Right at Wright

Dan Wetzel

Traveling Violations: As good as it gets

FAIRBORN, Ohio – Had Brad Brownell chosen to take a moment atop the Horizon League championship ladder to take in all the Wright State fans chanting his name below and, rather than clipped the net, shaken a how-do-you-like-me-now fist back towards Wilmington, N.C., well, who could have blamed him?

For anyone who’s every felt underappreciated by their new boss and just desperate to tell him "to take-this-job-and-shove-it," to issue a "you’ll-miss-me-when-I’m-gone" walk out the door, you just got yourself a team and a coach in the NCAA Tournament.

Brownell went to the NCAAs last year too, leading UNC Wilmington to its second bid in four seasons. But the school had a new athletic director, Mike Capaccio, a former junior college national championship coach and one-time UNCW assistant.

The details remain sketchy, but the broad picture is clear, an AD/coach relationship that was so strained not even a 25-win season could ease it. Despite the on-court success, the work environment was poison and Wilmington wasn’t making much of a commitment to Brownell.

Brownell decided he had had enough. Generally, when you are 38-years-old and on your second NCAA tourney out of the Colonial Athletic Association your next job is going to be in the ACC or SEC. But there wasn’t such an opportunity for Brownell.

So he did the unheard of and took a job here at Wright State in suburban Dayton, at a school that hadn’t had a winning season since 2002, hadn’t been to the NCAA tournament since 1993 and plays second fiddle locally not just to Ohio State, but to the University of Dayton as well.

To call it a lateral move is to be kind. This was a good coach fleeing a bad situation with just about no where else to run.

But there was Brownell, and two of his assistants who went with him, having the last laugh Tuesday. The Raiders (23-9) delivered a 60-55 victory over No. 17 Butler to set off quite possibly the greatest celebration in school history.

Oh, and back in Wilmington, the Seahawks went 7-22.

“I don’t have any redemption or anything like that,” said Brownell after. “I still think (Wilmington) is a great place, a great job. Unfortunately some circumstances forced me to leave. But that was still a great situation for me.”

For Brownell, Wilmington remains personal. He spent 12 years there from lowest coach in the office to the guy in charge. He was there when the program was built, when it first got into the NCAAs and when he turned it into a consistent mid-major power.

“Wilmington, North Carolina is my home,” said Brownell, an Evansville, Ind. native. “That’s where my children were born. I spent 12 years there. So I view that period with the fondest of memories. Those were great times for me and I think of those as some of the happiest times of my life.”

He wouldn’t bash the place. He really wouldn’t say a negative word. But as committed as he is to Wright State and as much as he enjoyed watching these long suffering fans and this under-the-radar school enjoy a big day in the sun, you had to wonder if he still wondered about Wilmington?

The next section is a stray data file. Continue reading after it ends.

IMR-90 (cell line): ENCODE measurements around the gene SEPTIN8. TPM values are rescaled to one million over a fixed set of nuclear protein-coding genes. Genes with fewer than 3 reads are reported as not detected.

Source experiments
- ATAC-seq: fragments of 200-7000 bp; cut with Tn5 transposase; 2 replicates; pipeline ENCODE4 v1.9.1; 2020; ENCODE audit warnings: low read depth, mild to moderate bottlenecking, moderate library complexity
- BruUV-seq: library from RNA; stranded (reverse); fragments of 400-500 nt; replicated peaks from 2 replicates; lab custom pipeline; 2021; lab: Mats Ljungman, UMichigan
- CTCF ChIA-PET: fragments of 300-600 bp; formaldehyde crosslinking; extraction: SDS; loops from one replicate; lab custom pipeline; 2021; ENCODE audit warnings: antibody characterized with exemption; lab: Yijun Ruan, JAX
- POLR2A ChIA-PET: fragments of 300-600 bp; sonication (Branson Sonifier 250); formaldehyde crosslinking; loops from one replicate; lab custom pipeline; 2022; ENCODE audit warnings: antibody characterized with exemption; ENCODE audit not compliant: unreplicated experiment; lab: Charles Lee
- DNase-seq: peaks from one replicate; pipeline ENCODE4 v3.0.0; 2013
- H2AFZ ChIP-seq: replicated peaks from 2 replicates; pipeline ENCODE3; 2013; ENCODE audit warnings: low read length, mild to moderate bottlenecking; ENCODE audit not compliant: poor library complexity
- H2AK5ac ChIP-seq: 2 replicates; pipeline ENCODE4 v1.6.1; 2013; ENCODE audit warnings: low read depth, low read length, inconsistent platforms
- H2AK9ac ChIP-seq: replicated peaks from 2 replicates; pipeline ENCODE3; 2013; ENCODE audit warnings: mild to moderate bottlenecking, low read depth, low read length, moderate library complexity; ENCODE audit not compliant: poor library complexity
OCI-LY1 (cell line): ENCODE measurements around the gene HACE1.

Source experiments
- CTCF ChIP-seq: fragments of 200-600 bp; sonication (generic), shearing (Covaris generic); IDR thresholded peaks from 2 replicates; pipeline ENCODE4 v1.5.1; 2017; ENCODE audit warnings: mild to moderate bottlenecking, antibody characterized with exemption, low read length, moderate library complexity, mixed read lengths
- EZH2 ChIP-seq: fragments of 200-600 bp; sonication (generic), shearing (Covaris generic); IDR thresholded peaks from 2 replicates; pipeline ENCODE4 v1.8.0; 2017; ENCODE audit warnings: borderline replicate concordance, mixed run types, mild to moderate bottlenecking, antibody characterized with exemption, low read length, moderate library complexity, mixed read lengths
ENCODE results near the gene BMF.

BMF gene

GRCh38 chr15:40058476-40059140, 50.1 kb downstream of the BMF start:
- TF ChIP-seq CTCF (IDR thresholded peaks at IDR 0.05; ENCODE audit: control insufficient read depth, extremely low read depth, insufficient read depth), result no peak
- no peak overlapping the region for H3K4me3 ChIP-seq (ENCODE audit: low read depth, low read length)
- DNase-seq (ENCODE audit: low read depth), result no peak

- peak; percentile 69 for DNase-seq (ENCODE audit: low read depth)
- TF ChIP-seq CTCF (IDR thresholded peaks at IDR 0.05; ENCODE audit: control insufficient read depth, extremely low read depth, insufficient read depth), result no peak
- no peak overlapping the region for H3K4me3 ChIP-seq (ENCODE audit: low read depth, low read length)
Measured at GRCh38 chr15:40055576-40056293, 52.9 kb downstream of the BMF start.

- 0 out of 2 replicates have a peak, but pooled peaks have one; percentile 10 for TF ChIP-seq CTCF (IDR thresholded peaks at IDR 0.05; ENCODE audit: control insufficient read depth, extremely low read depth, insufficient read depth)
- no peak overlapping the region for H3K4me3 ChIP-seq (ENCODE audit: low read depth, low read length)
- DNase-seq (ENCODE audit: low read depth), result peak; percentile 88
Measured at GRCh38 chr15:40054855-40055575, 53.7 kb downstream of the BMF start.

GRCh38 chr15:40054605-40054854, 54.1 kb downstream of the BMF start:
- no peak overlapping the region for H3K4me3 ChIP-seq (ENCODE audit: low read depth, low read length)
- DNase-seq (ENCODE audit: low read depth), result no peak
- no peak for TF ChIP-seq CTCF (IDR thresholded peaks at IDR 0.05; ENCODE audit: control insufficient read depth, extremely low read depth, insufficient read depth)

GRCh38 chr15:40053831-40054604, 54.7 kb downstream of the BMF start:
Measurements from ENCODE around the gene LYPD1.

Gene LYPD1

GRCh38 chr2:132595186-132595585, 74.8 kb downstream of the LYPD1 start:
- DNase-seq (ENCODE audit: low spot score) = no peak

One of his former players, Todd Hendley, attended the game. (“It was wonderful, he’s a great kid,” said Brownell). Meanwhile his phone kept ringing and text messages kept landing with wishes from back in Carolina. Throughout the season Brownell has remained close with so many UNCW fans he had grown close with.

Many of them were infuriated when Capaccio and Wilmington seemingly did nothing to keep him. It would be one thing if it was the SEC that took him away, but Wright State?

And then they watched him deliver magic the way he used to in Wilmington. Brownell is a demanding coach, and a skilled teacher. There were predictable struggles early as the players learned their new coach’s system and adapted to his no-nonsense ways. At one point the Raiders were 3-5.

“We (had to) put everything in the right order,” DaShaun Wood, the star guard who had 27 points Tuesday, said. “Right before Christmas everyone figured out what he wanted done and we put it together.”

Since then Wright State has been almost unstoppable. It won 15 of its last 16 games and captured the Horizon League regular season title, which allowed them to host the title game here. The Raiders enter the NCAA tournament more than capable of winning just one game.

“You don’t want to just go there and play, you want to win,” Brownell said.

It was a phrase he said a year ago too, back at the school he didn’t think he’d leave unless a big-time program made it impossible to stay.

“It was a very difficult decision,” said Brownell. “It was probably one of the hardest decisions I’ve made in my lifetime.

“I loved my time at Wilmington, but because (his Wright State players) haven’t been (to the NCAAs), the school hadn’t been to the NCAAs in a long time, to see people light up in the community, people proud of Wright State is gratifying.”

That’s about all he’d say, the coach who’s looking forward now, pushing ahead. He isn’t wasting any time, any energy on feuds gone by; on pointing out that in the end he was right.

Of course, he doesn’t need to. Wright State on Selection Sunday pretty much says it all.